Daily Reflection
of Creighton University's Online Ministries
November 21st, 2008

Roc O'Connor, S.J.

Rector and Jesuit Community
Click here for a photo of and information on this writer.

Does the gospel selection for today rule out the sorts of sales events that crop up in the vestibules or gathering spaces of many parishes today? Are the local Girl or Boy Scout troops damned for selling Christmas trees or magazines or candy? Do the Knights of Columbus risk eternal damnation for selling tickets to their auction or pancake breakfast? And, what are we to say about Bingo!

It seems to me that Jesus speaks to you and me through the words of Luke about the mystery of self-defense. Why self-defense? I want to suggest that self-defense differs from the usual suspect, “selfishness.” Self-defense, as I understand it, not only precedes selfishness, but also flies under our radar, leaving it operative yet unnoticed.

Self-defense describes our capacity, our skill, at warding off whatever information, facts, details, or even truth that we don’t want. Notice how the Lucan passage fulfills what the prophet Malachi said,

Lo, I am sending my messenger to prepare the way before me; and suddenly there will come to the temple the LORD whom you seek, and the messenger of the covenant whom you desire. Yes, he is coming, says the LORD of hosts.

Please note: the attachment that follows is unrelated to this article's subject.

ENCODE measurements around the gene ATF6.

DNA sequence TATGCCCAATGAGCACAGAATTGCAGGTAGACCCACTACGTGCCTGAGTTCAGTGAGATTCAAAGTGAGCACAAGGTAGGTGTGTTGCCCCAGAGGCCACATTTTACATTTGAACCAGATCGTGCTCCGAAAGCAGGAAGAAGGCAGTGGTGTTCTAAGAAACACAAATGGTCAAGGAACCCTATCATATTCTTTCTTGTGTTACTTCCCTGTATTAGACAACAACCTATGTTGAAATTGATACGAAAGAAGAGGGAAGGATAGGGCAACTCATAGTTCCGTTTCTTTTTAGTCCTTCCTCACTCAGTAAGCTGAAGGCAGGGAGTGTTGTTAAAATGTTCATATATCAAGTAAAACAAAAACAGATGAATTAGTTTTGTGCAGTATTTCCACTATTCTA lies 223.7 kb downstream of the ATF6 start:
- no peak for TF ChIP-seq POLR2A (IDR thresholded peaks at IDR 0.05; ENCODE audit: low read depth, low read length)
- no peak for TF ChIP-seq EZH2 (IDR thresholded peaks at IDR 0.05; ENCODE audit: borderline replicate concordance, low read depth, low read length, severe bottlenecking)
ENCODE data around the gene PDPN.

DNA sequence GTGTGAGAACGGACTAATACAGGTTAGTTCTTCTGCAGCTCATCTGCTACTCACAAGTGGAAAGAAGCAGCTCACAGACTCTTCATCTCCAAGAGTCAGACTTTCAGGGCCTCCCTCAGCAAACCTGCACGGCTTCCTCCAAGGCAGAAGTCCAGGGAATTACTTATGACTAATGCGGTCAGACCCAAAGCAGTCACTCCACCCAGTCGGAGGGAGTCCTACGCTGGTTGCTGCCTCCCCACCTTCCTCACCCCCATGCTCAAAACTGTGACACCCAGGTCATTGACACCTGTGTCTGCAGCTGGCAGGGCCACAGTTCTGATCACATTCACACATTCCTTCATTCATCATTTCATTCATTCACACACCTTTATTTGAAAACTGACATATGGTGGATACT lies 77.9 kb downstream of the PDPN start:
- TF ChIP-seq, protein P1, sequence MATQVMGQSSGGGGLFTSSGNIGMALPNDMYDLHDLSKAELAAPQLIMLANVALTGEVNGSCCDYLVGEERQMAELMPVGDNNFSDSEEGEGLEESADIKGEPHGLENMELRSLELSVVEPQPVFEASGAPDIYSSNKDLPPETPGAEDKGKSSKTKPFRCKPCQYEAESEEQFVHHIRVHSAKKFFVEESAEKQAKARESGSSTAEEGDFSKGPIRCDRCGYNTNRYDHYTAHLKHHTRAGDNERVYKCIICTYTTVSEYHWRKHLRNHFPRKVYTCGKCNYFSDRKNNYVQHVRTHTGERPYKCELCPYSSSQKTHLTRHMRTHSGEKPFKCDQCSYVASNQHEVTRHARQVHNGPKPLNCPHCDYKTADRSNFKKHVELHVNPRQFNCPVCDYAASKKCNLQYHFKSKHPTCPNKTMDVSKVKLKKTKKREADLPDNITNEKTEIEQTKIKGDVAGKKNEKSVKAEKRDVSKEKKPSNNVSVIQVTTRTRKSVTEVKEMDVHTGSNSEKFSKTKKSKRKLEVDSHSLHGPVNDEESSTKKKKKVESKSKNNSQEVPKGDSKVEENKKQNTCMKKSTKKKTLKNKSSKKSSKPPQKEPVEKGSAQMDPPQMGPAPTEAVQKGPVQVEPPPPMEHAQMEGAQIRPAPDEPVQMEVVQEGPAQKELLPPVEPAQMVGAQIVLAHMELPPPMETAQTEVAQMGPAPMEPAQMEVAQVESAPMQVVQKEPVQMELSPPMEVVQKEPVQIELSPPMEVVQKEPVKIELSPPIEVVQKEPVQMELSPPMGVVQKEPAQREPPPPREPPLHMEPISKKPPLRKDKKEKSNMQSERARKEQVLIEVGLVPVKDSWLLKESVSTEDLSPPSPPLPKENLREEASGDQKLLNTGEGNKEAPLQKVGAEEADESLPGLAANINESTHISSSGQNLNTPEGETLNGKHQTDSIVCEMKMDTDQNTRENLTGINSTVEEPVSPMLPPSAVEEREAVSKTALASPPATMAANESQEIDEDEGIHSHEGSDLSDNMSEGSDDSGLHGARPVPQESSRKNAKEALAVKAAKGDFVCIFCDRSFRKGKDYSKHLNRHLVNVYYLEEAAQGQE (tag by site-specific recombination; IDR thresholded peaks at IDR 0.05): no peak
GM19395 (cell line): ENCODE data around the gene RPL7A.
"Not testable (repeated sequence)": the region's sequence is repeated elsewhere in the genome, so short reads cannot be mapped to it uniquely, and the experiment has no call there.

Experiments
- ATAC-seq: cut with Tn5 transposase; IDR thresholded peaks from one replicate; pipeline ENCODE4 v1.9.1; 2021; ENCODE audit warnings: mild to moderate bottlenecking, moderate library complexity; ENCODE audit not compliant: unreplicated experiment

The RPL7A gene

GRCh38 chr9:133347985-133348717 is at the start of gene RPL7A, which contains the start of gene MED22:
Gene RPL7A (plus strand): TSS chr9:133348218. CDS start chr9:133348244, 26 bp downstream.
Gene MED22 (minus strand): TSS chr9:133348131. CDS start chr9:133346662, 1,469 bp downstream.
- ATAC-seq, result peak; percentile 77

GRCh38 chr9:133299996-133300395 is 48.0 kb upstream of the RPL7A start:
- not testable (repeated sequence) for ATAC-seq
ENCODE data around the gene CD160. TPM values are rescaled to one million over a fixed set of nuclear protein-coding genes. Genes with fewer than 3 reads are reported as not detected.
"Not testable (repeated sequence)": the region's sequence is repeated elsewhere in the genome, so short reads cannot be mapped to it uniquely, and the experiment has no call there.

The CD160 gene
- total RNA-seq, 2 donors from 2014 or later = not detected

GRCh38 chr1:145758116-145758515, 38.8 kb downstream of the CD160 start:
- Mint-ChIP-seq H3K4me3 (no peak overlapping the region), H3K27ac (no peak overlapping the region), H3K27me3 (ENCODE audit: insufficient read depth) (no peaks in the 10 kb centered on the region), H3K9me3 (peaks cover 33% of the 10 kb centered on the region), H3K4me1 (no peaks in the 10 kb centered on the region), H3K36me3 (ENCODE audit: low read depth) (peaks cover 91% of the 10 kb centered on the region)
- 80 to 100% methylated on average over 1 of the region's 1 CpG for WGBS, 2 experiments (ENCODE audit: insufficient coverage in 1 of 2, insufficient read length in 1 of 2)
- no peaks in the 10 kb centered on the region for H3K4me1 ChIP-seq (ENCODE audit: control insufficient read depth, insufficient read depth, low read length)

But who will endure the day of his coming? And who can stand when he appears? For he is like the refiner's fire, or like the fuller's lye. He will sit refining and purifying (silver), and he will purify the sons [and daughters] of Levi, Refining them like gold or like silver that they may offer due sacrifice to the LORD.

Does it seem like the chief priests, scribes, and leaders of the people respond appropriately to the cleansing of the Temple? Does their intent to kill Jesus seem fitting?

No, not unless we keep in mind how the passage from Malachi sets the context for Jesus’ action. Part of what’s at stake is the claim that “the LORD” comes to the Temple. The chief priests, scribes, and leaders of the people were strict monotheists.

But, I think, more than that. It seems to me that the threat to these leaders of “being purified” could be enough to draw forth their “inner guardian” who threatens murder in order to defend his/her turf. So, please consider for a moment: To what lengths will you go to defend against purification?

Here’s a hard thing to consider. Sorry.

We stress service and justice here at Creighton University. Part of that involves asking students and colleagues to “see Christ in others.” And people report how consoled they are when they see Christ in helping others. This is good.

I also wonder…

I wonder whether we can see Christ in those whom you and I crucify by words, attitudes, or unobserved deeds. (Ouch!) Can we see Christ in those we persecute or want to threaten with death (implicitly or explicitly).

I’m writing this the day after the national election. But, think back to the day before the election about attitudes toward the opposition, attitudes often based in self-defense. See Christ?

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